The second time we went to Rocky Mountain National Park it was also an overcast snowy day. One of these days we’ll get out there when the weather is better and actually have the full spectacular views. As it was, the views were still pretty good, and at the end of the day the weather partially broke for us to see the mountains and a partial sunset.
But I am getting ahead of myself. We again went to the Bear Lake area, but stopped at the Glacier Gorge Trailhead. Initially we had planned to hike out to Mills Lake. So how did we end up at The Loch you ask? Good question. The trail out to Mills Lake and The Loch were one and the same for quite awhile, until a fork in the trail near the end. And we actually started down the Mills Lake branch, but what we discovered is that when you have a bunch of folks hiking in the area and the true trails obscured by snow, you sometimes have what appear to the be real trail, the snow compacted by numerous feet traveling the same way, and it can be hard to tell the difference. Anyway, we weren’t entirely sure, but it was such a neat area and going in the right direction, so we kept going, and eventually came across another hiker going the opposite direction who told us it was The Loch at the top. Oh well we thought, onward into Loch Vale it is! This side trail up to Loch Vale was actually the best part of the hike we thought. It was steeper, took us next to and at times over the river, up to a striking rock face, and up to the lake.
Here it was pretty exposed and windy, so we walked out on the frozen lake, looked around and took a few pictures, though the snow hid all but the roughest outlines of surrounding mountains, and then retreated back into the trees. On the way back we simply went back the way we had come. Since there had been at least a slight incline almost the entire way, the return trip was much faster than the hike in. All in all it was about a 6 mile trip.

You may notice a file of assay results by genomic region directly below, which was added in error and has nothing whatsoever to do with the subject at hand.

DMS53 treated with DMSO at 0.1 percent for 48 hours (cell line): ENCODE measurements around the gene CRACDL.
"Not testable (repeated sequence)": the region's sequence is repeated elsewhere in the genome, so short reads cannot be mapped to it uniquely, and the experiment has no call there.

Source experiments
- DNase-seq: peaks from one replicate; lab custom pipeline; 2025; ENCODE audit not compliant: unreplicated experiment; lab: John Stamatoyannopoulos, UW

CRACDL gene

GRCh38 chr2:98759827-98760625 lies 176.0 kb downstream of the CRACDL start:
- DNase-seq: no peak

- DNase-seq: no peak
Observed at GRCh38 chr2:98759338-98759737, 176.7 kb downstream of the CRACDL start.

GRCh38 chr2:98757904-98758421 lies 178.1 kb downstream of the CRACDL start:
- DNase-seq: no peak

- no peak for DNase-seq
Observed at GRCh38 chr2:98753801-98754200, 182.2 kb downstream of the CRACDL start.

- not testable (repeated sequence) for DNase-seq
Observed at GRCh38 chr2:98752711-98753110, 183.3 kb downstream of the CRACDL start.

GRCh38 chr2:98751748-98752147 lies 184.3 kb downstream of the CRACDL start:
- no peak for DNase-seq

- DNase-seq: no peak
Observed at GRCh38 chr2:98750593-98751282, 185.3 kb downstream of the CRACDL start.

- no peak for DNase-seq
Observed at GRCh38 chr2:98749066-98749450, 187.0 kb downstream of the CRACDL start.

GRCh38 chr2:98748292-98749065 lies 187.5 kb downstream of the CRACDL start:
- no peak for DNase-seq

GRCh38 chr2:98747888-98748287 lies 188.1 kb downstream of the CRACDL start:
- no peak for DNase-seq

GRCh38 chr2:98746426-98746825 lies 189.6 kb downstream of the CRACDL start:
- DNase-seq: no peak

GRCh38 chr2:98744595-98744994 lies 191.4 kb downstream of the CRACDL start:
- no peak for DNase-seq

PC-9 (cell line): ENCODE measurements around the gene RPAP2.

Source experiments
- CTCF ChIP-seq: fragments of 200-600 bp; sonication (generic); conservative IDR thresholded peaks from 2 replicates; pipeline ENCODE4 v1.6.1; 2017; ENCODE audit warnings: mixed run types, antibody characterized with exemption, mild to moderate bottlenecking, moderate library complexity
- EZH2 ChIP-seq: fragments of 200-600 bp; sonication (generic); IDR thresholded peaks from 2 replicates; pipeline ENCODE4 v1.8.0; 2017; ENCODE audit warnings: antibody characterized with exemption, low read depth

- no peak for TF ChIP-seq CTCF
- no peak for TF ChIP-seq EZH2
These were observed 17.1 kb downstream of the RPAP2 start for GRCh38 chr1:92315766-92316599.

Getting back to the car, we were ready to quickly hop in and get on the road. But that’s not how it worked out. We came across a guy who had been out snowshoeing with a woman for their first date. Having fallen behind on the trail and then fallen through the snow (and not only that but apparently getting stuck and having to work his way out), he turned around and went back to the trailhead to wait rather than getting lost trying to follow while not knowing the way. But several hours later when she had not returned and obviously very cold (his face was turning purple!), we helped him charge his phone and warm up while waiting. But after an hour or more of waiting with him, we called a ranger since the sun would be going down about an hour later. But wouldn’t you know it, as we were talking to a ranger she finally showed up. Thank goodness. But we’re still kind of baffled by it – why did he have no clue where they were going that day? Why did she get so far ahead of him that she didn’t see him fall and not stay close enough so he’d know which trail to take? Why did it take her hours to get back to the trailhead? Was she looking for him up there? Why did she not seem very concerned once they finally reconnected? How strange. Just lots of things that we feel are not good practices for snowshoeing, or any outdoor activity really. At least we were able to help.
Next time, I think we really will go to Mills Lake as planned. Here are some pictures: